It’s easy to feel bad for someone facing eviction. It’s much harder to craft policies that keep people in their homes without hurting future renters.
By Las Vegas Review-Journal Editorial Board, October 22, 2023
It’s easy to feel bad for those facing eviction. It’s much harder to craft policies that keep people in their homes without harming future renters.
A group of Nevada politicians recently watched eviction proceedings at Las Vegas Justice Court. Their visit was organized by the Nevada Housing Justice Alliance. That’s a left-wing group looking to “solve the root causes of housing insecurity.”
That’s a laudable goal, but they aren’t going to advance it very far simply by observing eviction proceedings. Court proceedings are the final step of the process. Those seeking to identify the “root causes” of eviction need a more comprehensive picture.
Most evictions occur because renters don’t pay their rent.
For instance, Clark County Commissioner William McCurdy noted the average proceeding lasted fewer than two minutes. That’s because these aren’t complicated matters. Renters entered a contract to pay their rent in return for housing. They didn’t. The consequence is eviction. A judge’s job is to enforce these contracts.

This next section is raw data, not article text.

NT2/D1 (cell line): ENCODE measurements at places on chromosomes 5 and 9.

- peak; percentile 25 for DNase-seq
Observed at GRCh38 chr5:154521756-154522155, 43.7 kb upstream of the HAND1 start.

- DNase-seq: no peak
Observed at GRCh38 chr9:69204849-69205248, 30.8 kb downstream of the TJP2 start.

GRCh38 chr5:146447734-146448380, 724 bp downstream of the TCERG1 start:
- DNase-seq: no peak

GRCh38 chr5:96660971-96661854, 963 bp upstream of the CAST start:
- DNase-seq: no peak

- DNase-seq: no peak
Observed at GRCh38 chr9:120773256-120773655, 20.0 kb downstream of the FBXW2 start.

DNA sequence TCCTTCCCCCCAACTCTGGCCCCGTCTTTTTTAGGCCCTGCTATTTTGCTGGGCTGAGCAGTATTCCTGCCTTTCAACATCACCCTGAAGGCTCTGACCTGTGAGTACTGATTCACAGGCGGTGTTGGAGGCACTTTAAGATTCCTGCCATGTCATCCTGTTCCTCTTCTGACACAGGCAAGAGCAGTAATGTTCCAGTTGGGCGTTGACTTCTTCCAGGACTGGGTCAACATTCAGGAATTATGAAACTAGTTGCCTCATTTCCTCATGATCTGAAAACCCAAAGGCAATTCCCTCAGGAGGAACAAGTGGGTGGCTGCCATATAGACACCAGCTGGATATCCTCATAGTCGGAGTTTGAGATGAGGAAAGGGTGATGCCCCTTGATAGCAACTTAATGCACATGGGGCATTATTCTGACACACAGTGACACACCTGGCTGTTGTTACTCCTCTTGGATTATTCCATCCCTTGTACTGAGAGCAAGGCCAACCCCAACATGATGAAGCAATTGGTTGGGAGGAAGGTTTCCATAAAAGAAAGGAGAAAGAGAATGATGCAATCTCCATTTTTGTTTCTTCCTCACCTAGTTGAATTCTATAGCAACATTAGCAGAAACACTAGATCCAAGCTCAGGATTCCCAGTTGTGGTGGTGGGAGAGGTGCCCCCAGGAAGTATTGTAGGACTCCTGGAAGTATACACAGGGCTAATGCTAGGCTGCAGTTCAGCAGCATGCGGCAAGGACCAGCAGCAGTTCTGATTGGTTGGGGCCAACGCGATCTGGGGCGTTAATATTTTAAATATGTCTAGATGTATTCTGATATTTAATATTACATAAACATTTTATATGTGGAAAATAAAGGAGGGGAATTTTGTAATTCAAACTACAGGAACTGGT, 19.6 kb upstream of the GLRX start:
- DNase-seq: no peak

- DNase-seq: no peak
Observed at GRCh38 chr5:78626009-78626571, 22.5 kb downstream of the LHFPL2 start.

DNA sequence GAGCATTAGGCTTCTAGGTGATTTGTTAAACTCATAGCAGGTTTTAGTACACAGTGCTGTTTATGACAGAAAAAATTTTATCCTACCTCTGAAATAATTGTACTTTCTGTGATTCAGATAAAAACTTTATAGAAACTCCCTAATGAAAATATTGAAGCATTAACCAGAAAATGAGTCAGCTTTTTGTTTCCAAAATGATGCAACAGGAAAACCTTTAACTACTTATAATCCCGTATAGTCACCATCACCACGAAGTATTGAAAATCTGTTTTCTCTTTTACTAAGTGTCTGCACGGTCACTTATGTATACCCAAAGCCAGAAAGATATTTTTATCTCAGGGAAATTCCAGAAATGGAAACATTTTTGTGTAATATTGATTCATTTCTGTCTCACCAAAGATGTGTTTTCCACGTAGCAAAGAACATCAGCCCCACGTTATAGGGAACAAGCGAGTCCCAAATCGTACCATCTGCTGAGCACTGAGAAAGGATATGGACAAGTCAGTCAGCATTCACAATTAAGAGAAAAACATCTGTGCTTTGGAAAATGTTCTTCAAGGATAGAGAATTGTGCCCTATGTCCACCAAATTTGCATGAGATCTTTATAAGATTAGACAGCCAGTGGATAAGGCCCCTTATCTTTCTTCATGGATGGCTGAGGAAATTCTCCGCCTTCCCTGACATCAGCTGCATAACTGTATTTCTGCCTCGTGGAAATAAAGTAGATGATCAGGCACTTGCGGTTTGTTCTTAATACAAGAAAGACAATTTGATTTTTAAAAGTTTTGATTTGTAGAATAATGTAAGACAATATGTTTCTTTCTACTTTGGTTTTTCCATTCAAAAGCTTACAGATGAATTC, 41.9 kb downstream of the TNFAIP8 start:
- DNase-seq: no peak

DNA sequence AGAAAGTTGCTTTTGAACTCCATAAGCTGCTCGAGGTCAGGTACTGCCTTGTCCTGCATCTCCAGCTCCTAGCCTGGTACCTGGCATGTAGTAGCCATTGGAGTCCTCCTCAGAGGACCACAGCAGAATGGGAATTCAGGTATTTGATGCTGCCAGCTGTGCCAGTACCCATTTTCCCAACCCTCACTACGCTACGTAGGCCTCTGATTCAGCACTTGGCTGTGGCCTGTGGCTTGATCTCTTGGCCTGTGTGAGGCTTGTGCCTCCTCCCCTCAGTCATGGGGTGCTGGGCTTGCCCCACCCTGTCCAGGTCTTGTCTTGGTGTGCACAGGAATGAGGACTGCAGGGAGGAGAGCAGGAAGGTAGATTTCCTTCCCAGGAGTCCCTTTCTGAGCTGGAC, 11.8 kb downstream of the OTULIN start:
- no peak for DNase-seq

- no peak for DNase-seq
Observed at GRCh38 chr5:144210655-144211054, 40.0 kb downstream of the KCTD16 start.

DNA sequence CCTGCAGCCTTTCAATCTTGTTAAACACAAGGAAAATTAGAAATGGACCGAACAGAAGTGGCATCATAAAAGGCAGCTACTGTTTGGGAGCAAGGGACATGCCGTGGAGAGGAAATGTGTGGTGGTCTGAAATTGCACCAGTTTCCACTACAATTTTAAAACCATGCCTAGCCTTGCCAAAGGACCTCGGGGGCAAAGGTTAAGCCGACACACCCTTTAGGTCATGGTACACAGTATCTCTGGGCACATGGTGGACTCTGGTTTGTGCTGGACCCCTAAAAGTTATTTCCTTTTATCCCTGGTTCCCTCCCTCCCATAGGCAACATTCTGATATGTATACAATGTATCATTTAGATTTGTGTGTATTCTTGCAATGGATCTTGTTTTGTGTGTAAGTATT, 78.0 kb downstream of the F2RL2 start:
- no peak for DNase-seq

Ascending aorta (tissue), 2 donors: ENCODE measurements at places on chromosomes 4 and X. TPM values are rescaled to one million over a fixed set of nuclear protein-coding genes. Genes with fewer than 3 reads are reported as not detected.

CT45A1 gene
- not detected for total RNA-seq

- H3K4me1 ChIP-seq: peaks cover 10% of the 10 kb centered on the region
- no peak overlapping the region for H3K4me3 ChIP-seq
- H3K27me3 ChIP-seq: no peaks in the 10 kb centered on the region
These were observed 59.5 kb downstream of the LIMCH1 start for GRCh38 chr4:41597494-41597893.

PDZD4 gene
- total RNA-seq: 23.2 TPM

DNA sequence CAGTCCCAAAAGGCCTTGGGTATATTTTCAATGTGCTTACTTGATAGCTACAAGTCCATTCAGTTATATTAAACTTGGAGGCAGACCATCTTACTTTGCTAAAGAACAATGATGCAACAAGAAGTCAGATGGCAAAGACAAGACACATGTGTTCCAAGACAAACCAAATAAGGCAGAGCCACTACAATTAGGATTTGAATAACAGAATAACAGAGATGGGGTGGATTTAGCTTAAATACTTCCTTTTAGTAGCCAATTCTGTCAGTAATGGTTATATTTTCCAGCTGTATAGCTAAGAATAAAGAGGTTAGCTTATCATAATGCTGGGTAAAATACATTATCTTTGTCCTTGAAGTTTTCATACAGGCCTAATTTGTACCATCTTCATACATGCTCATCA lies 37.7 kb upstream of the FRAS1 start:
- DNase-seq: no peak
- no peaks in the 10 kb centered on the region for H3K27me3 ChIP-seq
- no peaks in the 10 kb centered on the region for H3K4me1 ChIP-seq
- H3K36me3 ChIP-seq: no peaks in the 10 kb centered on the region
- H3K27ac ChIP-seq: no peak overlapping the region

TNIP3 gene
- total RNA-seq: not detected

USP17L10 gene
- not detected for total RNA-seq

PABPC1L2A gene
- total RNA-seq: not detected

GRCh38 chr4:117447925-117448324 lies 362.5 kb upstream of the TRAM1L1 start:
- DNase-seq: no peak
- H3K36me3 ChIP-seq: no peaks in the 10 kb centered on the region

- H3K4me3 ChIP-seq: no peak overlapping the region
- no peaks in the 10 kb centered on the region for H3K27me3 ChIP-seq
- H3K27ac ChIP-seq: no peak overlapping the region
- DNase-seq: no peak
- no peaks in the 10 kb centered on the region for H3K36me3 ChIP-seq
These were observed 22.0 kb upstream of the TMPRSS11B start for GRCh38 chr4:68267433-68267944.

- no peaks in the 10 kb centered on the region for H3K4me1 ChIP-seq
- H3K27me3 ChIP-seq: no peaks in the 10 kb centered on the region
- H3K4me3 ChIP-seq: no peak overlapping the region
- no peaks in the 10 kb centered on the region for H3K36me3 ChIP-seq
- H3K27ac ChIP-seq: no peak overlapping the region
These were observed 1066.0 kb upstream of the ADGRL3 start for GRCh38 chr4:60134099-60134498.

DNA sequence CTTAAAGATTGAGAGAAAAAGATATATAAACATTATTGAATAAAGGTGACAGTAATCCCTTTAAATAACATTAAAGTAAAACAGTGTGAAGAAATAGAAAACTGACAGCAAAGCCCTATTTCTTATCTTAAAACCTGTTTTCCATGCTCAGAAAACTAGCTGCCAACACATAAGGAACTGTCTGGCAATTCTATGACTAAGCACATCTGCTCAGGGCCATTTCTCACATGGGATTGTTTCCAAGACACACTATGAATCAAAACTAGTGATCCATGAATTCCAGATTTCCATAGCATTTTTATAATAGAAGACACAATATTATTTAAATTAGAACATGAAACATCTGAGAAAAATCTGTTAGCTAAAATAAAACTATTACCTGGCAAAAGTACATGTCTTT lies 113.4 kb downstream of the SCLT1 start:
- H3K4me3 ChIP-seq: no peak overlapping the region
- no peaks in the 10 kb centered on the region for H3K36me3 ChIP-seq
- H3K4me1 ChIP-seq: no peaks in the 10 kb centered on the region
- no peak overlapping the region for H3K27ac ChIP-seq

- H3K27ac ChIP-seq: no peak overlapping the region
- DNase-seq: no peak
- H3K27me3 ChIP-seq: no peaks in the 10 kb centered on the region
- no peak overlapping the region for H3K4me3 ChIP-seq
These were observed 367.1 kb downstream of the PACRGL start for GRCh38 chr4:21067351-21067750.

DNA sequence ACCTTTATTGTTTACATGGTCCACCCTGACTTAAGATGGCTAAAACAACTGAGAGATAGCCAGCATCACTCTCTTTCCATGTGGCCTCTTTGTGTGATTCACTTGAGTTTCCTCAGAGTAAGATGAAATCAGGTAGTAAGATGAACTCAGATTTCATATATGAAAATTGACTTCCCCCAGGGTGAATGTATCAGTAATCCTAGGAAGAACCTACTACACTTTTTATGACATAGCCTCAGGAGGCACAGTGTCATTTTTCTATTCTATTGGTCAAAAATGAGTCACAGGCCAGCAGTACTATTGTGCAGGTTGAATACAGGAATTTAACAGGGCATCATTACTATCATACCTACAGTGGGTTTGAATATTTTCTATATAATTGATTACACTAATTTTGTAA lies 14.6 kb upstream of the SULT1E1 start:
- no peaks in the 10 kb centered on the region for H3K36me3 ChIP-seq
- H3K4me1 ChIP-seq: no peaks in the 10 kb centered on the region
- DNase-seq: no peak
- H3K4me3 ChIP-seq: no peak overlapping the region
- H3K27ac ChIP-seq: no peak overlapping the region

Some politicians push for rental assistance and other programs to help people struggling to pay their rent. At least such programs are an attempt to help renters honor the contracts they entered into. Nevada has rental assistance initiatives funded at both the state and local levels. But the application process is so poorly run that renters aren’t receiving assistance until it’s too late.
If politicians wanted to stop evictions, one would think they would focus on fixing those poorly run programs. Don’t hold your breath.
But housing issues are, at core, a reflection of market conditions. Lowering or stabilizing rental costs should be the goal. Heavy-handed methods, such as rent control, have an obvious downside. Yes, they provide tangible benefits to the lucky few who are currently renting. But they discourage investment in new rental properties and discourage landlords from maintaining and upgrading existing ones. As Swedish economist Assar Lindbeck famously noted, “In many cases rent control appears to be the most efficient technique presently known to destroy a city — except for bombing.”
The preferred alternative should be for elected officials to pursue policies that lower the cost of building and increase the housing supply. Demanding that Congress make more federal land available for development is an obvious place to start. Make the permitting process as streamlined as possible. Ensure Nevada’s construction defects law isn’t a piggybank for trial lawyers.
That’s harder, less glamorous work. But it’s what addressing the root causes of housing insecurity actually requires.